Unsurprisingly, actual Native Virginia tribes seem less enthused about the Pocahontas-mania.  Tony Horowitz interviewed Melanie Wright, a Creek Indian from Georgia, who was of the opinion that “[Pocahontas] was drawn to Jamestown to collect beads and other trinkets.  [She] also must have enjoyed the doting attention of the English, who had no girls among them” (Horowitz, 354).  Horowitz also talked with Warren Cook, a Pumunkey Indian and community leader, who said, “Pocahontas was an exceptional young woman…but she got carried away with the English”  This is a relatively positive view of Pocahontas compared to some who call her a traitor to her people.  However, most Native Americans don’t seem to have an opinion on her one way or another.  “Mostly … we’re just tired of hearing about her all the time” he explained, “instead of figures more representative of our people” (Horowitz, 357).  These more cynical views of Pocahontas are the result of a century of having whites use Pocahontas as the incarnate form of Native American people.

While this may seem like a little thing, whites wanting to embrace Native American culture, and local tribes being over-sensitive, cultural appropriation is in fact a huge problem.  When we reduce complex cultures to caricatures for white people’s amusement, we lose much of what makes them unique.  Not only that but the stereotypes we form can lead to whites, and therefore mainstream culture, marginalizing them.  The modern day treatment of native tribes is still lacking in many ways, with high rates of unemployment, school dropouts, and suicides; yet society is doping relatively little about it, partially, perhaps, because people do not take them seriously.  Native Americans were not homogenous, fringe wearing, red people.  And if we lose that knowledge, we cannot hope to understand their history.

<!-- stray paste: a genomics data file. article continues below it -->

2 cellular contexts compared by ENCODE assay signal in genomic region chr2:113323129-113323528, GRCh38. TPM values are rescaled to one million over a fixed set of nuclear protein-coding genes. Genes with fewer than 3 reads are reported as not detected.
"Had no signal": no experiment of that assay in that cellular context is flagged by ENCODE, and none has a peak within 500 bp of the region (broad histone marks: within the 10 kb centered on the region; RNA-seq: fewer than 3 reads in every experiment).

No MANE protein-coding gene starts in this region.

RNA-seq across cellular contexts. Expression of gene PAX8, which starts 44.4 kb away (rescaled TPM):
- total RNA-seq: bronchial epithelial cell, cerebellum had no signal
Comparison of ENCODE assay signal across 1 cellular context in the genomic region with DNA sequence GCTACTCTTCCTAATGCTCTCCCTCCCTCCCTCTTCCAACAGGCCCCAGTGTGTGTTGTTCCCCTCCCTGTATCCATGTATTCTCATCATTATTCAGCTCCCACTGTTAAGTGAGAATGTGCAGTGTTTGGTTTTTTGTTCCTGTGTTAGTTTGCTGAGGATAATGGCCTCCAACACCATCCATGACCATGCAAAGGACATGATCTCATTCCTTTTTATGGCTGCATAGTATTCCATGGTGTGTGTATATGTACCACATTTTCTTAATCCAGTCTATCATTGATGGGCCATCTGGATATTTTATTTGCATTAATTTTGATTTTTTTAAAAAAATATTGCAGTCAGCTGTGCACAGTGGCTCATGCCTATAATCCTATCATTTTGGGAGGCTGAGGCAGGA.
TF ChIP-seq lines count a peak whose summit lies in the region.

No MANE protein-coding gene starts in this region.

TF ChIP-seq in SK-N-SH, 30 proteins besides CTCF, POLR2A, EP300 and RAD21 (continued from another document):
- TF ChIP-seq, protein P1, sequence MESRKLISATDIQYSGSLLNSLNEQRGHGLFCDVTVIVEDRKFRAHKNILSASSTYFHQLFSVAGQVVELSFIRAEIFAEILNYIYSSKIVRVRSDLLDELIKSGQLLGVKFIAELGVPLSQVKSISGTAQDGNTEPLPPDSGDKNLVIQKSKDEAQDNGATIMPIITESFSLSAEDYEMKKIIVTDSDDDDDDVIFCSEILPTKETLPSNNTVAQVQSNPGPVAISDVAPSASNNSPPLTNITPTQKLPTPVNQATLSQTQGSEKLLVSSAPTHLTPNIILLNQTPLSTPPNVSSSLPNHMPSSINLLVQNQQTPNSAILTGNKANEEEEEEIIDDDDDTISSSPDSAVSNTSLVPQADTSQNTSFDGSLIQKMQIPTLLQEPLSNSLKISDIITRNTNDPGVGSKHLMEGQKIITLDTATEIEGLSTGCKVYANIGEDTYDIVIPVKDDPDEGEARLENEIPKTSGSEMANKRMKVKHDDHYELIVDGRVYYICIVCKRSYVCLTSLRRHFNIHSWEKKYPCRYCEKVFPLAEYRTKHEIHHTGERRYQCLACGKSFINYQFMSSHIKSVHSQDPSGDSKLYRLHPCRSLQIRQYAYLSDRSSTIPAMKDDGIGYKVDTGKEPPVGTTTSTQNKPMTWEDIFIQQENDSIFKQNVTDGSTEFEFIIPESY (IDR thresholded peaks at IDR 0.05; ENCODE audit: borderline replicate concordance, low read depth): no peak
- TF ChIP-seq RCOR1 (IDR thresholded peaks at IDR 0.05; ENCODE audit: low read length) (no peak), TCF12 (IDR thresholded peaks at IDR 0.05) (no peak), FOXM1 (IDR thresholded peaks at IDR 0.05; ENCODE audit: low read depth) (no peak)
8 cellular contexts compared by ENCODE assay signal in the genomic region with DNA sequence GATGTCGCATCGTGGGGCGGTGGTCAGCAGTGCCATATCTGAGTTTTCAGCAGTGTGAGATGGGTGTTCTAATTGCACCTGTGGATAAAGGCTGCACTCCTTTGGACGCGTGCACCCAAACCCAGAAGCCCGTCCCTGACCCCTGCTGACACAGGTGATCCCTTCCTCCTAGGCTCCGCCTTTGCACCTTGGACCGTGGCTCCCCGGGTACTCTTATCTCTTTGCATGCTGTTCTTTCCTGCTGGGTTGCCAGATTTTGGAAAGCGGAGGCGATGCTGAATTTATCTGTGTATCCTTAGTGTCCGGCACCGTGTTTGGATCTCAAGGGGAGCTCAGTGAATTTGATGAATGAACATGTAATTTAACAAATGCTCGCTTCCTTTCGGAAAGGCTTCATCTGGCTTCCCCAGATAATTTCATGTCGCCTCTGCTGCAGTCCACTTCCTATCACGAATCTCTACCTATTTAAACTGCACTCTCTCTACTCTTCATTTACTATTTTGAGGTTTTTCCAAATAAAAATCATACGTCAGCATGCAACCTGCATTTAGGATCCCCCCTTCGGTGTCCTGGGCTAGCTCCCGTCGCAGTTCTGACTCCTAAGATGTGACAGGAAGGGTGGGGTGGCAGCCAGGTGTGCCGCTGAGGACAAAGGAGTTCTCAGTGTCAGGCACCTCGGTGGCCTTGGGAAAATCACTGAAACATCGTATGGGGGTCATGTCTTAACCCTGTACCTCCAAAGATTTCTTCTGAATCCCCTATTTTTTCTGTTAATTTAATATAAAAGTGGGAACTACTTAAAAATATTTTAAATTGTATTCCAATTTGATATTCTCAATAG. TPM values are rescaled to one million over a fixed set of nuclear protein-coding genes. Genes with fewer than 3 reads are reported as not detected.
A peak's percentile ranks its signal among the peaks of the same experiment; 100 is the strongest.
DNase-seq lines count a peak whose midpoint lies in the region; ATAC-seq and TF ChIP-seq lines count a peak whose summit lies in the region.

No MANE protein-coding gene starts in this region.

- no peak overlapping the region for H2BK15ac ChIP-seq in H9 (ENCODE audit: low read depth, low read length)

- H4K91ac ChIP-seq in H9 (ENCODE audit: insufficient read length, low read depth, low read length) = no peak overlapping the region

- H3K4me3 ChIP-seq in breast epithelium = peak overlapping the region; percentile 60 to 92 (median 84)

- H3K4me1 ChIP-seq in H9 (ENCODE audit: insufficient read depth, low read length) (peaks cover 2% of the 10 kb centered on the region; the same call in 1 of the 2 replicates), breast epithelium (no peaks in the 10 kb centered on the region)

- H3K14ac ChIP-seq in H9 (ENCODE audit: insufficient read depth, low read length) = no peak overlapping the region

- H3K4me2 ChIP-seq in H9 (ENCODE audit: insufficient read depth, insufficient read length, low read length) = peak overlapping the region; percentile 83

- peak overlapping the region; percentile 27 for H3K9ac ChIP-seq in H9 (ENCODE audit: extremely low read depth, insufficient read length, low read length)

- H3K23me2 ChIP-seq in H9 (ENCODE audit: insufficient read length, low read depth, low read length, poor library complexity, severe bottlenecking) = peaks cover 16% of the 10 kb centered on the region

That being said, it’s all well and good to say how things ought to be done, but how can we, as modern historians analyze Native American culture without our western historical constructs getting in the way?  According to archeologist Dave Brown, the best way to interpret any historical artifact is to simplify.  Take it for what it is, not what you think it is.  If you begin to theorize about it right off the bat, that is where our inherent biases begin to creep in.

In his article on the Powhatan capital of Werowocomoco, Martin Gallivan deals with this by looking at the spaces these people inhabited; “shifting the focus of inquiry away from English colonial narratives and toward a history of landscape” (Gallivan, 85).  This way of analyzing the past may seem dry.  After all, part of the appeal of history is the human element.  But before we can begin to tackle the complexities of Native American cultures, we need to go back to the basics.  Inanimate objects don’t lie, not if you look at them correctly.  In the absence of written histories, we must make due with “built spaces, conceptual landscapes, and spatial practices” (Gallivan, 85).  According to Dave Brown, it is not recorded history that gives us the greatest amount if knowledge, but the combination of important sites and the landscapes around them.  He demonstrated this at Werowocomoco when he explained how archeologists know very little about why, for example, there are long ditches running along the site, and that though there are many theories that hold merit, a good theory is not a fact and so, all we can say for sure is that there are ditches.

But all of this leads to one central, philosophical question: can we ever achieve a truly objective history?  In all honesty: probably not.  Even by choosing what to investigate we allow inherent biases to creep in.  Perception itself is shaped by culture and personal experiences and so we will never look at the period of early colonization and see it exactly as how it was.  However, we can and should get a more well-rounded and balanced perspective.  It is the only way to more fully understand where we came from and where we are going.  If we can look past our preconceived notions of colonial history, and let go of our Euro-centric interpretations of the past, and of course, work with surviving tribes, it is entirely possible to get an idea of the Native American experience.